Even the deck itself is different. Unlike other deckbuilders, there aren’t many cards with a chunk of text to plow through. Most of the cards simply give you resources. Don’t get me wrong, I like to go through lines like Rick James, but having a game where your actions aren’t chained to card text is an interesting change. Instead of curating your capabilities, you are creating your own income through card drafting as if your deck were a benevolent vending machine.
All of these systems work together to construct a narrative infrastructure that you and your friends can stroll through joyfully. Much like the show, everyone will have their own way of dealing with these criminals. Sometimes you will take on a criminal yourself by giving them several roundhouse kicks to the jaw, or maybe you happen to cross paths with a fellow crew member currently investigating one annoying bastard on Mars. You will also argue about who gets the “credit” for that bonus renown like any group of self-serving bounty hunters would act.
To top all off, even how the game ends adds interesting drama to the climax. As part of the game’s setup, the criminal deck is semi-randomized with the Vicious villain card placed in the last few cards of the deck. If he shows up, the game switches gears.
You can tell he’s important because he has his own miniature. The discarded criminals will shuffle into a new deck and now take on the role of Vicious’ movement deck.
The Big Bad Walks
Vicious himself acts like a powered-up version of a criminal. He has two stacks of tokens with the Investigation and Resistance tokens. Grabbing an investigation token requires 3 clues, which is the highest in the game. Fighting Vicious results in two injury cards instead of one and also triggers his movement. Whenever he gets attacked, draw a card from the movement deck for his next potential location. If the deck runs out, he runs away.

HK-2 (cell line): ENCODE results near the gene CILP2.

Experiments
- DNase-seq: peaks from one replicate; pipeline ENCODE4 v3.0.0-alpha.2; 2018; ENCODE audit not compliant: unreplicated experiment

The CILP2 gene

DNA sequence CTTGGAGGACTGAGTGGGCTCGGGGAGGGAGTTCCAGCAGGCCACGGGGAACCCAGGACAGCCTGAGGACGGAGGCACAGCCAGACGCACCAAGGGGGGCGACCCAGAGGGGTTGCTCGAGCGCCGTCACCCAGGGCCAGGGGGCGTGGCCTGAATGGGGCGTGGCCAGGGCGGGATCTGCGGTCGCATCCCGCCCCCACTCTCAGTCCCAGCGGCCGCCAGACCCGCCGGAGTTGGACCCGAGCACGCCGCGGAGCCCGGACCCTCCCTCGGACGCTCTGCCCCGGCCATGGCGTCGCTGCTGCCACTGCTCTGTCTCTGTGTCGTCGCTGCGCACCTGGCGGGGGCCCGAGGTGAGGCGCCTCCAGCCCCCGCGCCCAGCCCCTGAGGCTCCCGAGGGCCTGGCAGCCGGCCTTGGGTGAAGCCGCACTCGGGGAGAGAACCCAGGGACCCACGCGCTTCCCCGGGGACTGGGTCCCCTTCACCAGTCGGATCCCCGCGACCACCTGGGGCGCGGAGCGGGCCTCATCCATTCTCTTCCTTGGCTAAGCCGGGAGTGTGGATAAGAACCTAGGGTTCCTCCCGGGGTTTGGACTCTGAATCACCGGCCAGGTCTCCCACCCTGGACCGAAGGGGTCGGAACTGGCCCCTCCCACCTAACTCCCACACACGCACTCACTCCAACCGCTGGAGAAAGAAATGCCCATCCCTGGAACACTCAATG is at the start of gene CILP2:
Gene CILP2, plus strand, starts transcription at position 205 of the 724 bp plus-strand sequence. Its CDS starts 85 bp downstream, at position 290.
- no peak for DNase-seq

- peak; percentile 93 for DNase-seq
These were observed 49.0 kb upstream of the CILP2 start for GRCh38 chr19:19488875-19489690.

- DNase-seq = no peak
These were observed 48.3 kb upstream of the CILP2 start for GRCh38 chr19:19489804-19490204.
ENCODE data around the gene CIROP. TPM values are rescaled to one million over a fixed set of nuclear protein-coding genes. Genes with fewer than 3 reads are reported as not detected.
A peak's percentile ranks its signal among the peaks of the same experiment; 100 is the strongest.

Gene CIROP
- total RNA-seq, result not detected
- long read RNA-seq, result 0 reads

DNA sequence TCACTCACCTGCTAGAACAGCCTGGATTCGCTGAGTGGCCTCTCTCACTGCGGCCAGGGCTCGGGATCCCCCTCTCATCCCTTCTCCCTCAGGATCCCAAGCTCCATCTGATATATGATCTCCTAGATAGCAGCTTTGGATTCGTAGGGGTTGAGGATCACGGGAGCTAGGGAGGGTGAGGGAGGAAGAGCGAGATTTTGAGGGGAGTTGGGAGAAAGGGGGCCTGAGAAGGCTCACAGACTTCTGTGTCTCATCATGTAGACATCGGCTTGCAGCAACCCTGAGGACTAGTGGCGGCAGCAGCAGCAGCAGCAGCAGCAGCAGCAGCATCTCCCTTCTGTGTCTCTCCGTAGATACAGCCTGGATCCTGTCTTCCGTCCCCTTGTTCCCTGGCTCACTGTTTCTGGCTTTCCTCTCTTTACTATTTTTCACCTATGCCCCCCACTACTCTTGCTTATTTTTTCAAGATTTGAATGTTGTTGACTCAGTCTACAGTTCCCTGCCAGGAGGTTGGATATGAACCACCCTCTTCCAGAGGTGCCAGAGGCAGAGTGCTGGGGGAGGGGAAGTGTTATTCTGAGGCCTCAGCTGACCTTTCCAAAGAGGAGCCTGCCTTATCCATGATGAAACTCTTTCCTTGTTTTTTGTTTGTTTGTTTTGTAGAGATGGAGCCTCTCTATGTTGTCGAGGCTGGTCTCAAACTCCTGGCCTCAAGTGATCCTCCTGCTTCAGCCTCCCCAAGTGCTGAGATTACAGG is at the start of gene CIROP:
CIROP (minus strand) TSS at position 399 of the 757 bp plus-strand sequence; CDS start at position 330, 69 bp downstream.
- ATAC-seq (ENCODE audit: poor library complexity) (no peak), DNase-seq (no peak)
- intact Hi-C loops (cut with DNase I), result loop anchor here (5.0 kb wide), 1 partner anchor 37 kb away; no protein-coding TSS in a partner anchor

This is a great scheme because it adds a deliberate timer to the game. Deckbuilders often allow players to spend as much time as they can building up their deck. While that is slightly encouraged here, it punishes players for not taking a proactive approach to the system. Compared to other deckbuilders I have played, the pace on this one is swift as if it were late for an appointment.
The tail end of my experience with this licensed anime deckbuilder is positive, a rarity in the deckbuilding sphere. For a middleweight deckbuilder, it was a pleasant surprise to see some familiarity cocooning itself with untested ideas such as using other player’s abilities at a cost or the heavy usage of resource management instead of text abilities.
If anything, the only warning I will give about this game is it does lean on the familiar formula quite heavily. As I said before, it still is a deckbuilder where you have a crappy deck and must improve it by buying cards while removing junk cards. It doesn’t push the boundaries as hard as other recent titles such as Dune: Imperium or Lost Ruins of Arnak.
However, I don’t view this as an issue. As a deckbuilder veteran, it’s nice to see a unique deckbuilder I can teach to those unfamiliar with the genre without choke slamming them with numerous rules and complexities. Sometimes simple ideas with great execution are all you need to make an excellent game. Cowboy Bebop: Space Serenade is a perfect example of this design philosophy.
Review copy provided by the publisher. You can purchase a copy on Amazon US